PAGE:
In 2008, after my son left for college and I didn’t have his Band and Scout activities to keep me busy, I started volunteering at Portland Audubon landing a weekly shift in the Nature Store.  I continue working that weekly shift as well as work on special projects.  I’m also a member of the Volunteer Committee.  Besides volunteering at Portland Audubon and Gales Creek Camp cleanup day, I am active in our church, my wife and I travel internationally on Viking River and Ocean cruises and we have 2 dogs to take care of. 


I retired in 2019 as a Financial Crimes Consultant.  Soon after retiring, I bought a used 4 shaft weaving loom.  I had had an interest in weaving for many years and took some classes in 2015.  About a year after I bought my loom I completed my first project, a set of 2 kitchen towels, just about the time Covid hit.  Covid really gave me an incentive to weave and I took online classes, bought videos, books and materials online, and to date have made 104 kitchen towels and 85 other items, such as scarves, table runners and coasters. I continue online weaving lessons as well as belonging to two weaving guilds where members share information and technique. I like to tell people that weaving is magical. I can take threads and create a piece of cloth, whether it’s a towel or a scarf, to be used and enjoyed by others. These towels are from an 8-shaft loom I was able to borrow from one of my weaving friends and provides a more complex pattern than I can do on my 4-shaft loom.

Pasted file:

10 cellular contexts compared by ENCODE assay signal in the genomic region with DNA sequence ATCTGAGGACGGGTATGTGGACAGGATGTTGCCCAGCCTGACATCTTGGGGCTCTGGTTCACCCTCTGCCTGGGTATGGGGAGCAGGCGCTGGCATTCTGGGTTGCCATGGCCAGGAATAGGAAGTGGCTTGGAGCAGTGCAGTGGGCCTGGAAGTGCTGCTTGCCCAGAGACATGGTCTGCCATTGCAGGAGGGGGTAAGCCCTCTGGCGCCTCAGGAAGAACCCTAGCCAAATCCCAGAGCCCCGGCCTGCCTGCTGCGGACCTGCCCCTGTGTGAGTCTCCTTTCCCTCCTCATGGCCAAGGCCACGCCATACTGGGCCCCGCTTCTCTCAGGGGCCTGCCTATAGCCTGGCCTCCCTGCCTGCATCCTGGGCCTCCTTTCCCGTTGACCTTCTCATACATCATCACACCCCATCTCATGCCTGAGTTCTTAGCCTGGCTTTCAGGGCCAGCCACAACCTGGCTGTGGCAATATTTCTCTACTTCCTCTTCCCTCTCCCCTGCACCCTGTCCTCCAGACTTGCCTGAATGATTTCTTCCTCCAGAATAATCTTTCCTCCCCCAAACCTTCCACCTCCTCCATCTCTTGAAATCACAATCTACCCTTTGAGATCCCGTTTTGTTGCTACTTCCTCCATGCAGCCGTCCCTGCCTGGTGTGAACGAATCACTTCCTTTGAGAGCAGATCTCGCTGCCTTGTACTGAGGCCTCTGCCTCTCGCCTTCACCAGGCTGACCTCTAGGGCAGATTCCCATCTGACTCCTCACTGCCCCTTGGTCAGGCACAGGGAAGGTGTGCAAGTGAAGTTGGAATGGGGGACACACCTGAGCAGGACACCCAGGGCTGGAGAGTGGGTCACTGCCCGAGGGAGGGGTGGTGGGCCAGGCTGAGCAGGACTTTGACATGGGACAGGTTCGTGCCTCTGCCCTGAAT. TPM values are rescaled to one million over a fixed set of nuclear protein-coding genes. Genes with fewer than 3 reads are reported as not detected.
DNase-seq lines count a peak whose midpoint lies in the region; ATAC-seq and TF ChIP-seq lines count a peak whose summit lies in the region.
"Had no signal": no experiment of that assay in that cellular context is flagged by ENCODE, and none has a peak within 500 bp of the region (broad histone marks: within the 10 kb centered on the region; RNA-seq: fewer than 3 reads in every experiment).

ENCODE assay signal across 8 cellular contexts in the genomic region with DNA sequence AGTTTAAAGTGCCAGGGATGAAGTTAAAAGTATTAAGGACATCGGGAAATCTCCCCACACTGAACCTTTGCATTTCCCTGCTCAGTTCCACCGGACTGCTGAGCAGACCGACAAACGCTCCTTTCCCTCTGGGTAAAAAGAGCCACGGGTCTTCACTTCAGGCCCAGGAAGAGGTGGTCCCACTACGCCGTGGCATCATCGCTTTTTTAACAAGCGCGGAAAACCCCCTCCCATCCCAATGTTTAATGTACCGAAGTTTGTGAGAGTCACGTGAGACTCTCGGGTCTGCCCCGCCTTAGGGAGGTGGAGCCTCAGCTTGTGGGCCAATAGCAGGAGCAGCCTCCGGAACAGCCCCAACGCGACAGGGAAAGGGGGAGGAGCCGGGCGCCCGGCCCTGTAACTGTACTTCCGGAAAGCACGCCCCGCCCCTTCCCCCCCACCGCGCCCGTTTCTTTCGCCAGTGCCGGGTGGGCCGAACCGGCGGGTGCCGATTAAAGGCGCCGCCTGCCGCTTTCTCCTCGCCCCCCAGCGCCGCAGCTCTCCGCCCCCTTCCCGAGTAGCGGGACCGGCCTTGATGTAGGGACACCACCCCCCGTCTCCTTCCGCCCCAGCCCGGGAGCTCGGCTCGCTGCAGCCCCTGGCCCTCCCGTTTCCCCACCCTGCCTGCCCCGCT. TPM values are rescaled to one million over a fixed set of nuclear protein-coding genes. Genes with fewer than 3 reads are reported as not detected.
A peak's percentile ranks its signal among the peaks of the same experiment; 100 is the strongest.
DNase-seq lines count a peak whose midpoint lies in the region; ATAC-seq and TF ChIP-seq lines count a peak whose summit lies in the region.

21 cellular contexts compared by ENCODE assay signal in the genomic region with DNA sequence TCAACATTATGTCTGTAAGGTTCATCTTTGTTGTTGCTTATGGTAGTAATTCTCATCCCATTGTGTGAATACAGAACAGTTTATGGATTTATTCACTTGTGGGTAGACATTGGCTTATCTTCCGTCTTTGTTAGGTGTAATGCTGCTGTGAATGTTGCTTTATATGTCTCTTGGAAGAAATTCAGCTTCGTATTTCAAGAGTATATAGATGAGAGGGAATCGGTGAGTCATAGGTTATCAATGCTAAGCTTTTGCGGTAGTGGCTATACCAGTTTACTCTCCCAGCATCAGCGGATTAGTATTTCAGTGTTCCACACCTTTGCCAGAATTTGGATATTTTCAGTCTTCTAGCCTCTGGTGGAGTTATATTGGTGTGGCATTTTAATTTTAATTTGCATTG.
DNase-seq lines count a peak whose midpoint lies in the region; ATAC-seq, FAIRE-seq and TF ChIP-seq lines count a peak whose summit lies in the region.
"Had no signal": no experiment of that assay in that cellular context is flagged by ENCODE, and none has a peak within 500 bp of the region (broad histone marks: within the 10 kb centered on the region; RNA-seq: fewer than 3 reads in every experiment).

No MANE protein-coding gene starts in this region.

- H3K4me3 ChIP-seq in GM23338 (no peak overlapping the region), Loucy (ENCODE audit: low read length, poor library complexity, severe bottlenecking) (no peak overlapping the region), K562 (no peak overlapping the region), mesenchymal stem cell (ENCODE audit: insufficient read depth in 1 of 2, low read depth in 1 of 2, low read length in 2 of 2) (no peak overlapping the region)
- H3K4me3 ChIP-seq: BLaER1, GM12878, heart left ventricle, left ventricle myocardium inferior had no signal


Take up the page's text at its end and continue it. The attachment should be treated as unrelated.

When I was driving home from Gales Creek Adult Camp in 2019, I decided to get a tattoo. This is not something that I thought I would ever do. I was so inspired at Adult Camp, meeting and talking with other adults who have diabetes, that I wanted a tattoo not for medical ID purposes, but to commemorate living successfully with Diabetes since 1959 and be able to share that with others. I finally did this for my 70th birthday as a present to myself, and it reflects my one provision, which is to NEVER refer to myself as a Diabetic.  My tattoo clearly states “Type 1 Diabetes since 1959”. I am a person with Diabetes and not a Diabetic, which I believe refers to a condition or complication.  Also, at the same camp, I learned about the Joslin Diabetes Center and Eli Lilly medals for living successfully with Diabetes. I submitted paperwork and in November 2019 I received ;50-year achievement medals for both.   


I feel blessed to have lived past the age of 39 and my health has always been excellent, missing only one day of work due to illness in the last 17 years of employment. I am grateful for my mom who took such good care of me, my wife who has been by my side for 46 years, friends, family members and medical staff who have been there to help guide and support me. 

In 2023, GCC sold Gary's towels in the Online Holiday Camp Store, and he donated 100% of the revenue from these weavings to Gales Creek Camp!